There is not much doubt in my mind that this strategy, if all three steps are satisfied, will work. It will work in establishing GNU/Linux as a huge contender and eventually prevalent OS in the market. However it will also inevitably work at establishing a mixed environment between proprietary software and Free Software, where the two would be used interchangably on *most* computer systems, while hardware manufacturers like Nvidia and ATI wont feel so much pressure to release free drivers and specifications since so much of the community was so willing to simply adapt and use existing proprietary drivers.

Sure sure, some among them (Mark Shuttleworth?) will tell you they're willing to pressure companies to release free drivers once this good position has been achieved, but where are the actions to back this pressure up? Will Mark tell AMD "look dudes, we are a huge OS now, and we will stop using your proprietary drivers if you don't release free ones, do we have a deal"? Gosh I'm resisting to burst into laughter right now. And I'm sure AMD guys would too. First he was so willing to accept proprietary drivers and now he's actually expecting them to feel the heat from this kind of request? As if he's really going to pull the proprietary drivers off at that point?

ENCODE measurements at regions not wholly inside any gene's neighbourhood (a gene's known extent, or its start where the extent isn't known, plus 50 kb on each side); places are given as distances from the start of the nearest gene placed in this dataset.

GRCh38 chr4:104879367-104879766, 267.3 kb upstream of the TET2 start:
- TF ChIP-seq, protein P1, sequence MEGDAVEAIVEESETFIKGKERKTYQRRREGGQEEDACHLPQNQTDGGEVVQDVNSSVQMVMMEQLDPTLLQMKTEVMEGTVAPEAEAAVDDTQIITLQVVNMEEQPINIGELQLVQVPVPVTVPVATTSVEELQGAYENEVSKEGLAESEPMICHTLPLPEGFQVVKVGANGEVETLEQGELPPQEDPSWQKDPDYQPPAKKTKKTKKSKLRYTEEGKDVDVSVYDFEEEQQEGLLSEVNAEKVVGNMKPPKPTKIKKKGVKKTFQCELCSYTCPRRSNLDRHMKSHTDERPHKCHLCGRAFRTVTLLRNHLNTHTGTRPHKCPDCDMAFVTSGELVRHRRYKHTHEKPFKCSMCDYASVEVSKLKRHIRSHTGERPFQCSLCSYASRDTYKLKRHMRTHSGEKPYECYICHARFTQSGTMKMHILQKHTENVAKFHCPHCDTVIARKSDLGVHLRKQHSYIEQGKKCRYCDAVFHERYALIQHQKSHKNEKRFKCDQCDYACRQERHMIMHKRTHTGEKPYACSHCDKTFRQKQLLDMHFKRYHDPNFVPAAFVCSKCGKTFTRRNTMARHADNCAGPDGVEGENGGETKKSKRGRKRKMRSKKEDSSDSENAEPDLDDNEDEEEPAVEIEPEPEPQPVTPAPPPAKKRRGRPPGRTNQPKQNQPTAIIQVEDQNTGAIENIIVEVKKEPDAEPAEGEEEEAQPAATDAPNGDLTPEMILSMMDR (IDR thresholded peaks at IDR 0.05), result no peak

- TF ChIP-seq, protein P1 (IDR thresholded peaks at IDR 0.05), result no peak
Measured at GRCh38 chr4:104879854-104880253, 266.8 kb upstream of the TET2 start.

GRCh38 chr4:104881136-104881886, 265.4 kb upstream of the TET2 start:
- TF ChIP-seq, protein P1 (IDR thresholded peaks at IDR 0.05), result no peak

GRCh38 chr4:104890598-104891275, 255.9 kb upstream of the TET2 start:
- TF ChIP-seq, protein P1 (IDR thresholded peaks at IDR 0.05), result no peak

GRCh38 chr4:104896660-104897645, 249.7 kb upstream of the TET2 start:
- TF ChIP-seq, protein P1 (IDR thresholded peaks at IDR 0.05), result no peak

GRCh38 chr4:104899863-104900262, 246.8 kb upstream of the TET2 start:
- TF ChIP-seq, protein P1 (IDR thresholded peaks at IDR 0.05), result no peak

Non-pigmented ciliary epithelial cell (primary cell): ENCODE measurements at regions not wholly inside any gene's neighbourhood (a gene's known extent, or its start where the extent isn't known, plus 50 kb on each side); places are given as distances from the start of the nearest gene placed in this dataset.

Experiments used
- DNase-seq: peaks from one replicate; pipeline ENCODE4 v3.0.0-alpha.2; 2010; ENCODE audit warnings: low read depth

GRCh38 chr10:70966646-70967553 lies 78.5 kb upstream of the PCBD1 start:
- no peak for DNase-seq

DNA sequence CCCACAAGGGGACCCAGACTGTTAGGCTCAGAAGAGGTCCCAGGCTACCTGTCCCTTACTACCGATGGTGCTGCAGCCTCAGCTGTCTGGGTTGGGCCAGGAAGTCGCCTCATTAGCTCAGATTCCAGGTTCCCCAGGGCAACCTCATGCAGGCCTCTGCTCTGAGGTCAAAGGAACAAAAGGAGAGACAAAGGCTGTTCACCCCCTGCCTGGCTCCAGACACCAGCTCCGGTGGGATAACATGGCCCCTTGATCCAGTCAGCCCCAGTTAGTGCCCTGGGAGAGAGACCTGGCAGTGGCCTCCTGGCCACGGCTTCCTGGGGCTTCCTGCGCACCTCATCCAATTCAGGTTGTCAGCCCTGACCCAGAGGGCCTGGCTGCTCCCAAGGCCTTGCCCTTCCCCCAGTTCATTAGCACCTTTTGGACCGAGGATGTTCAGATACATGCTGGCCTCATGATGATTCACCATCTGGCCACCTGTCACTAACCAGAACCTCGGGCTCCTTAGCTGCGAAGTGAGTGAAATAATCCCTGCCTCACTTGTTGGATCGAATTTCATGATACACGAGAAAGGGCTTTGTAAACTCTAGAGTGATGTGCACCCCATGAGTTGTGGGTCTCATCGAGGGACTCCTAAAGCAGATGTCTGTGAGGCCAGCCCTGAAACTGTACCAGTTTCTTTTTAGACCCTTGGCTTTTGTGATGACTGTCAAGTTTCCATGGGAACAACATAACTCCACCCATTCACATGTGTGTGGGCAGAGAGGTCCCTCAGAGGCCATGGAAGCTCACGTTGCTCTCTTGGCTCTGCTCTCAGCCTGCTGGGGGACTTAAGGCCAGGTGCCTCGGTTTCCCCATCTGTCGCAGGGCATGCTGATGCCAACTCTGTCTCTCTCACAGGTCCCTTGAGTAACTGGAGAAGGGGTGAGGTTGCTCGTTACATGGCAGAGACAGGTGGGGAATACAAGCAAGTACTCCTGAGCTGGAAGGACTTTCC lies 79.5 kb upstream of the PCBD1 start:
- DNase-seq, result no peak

Really, who are these guys kidding? This is not the way that pressure works. If you want to put pressure on them then you can't make compromises with them at all. You wont accept their way. You will go your way and you will fight your way upwards to a point where you will, instead, be able to come to ATI and say:

Quote:

Dudes, as you have seen we have been rejecting your proprietary drivers so far, all the while growing to a point where you can't ignore us anymore. We will continue growing, and the only way for you to start earning some karma and sales within this growing Free Software market is to free your specifications and drivers.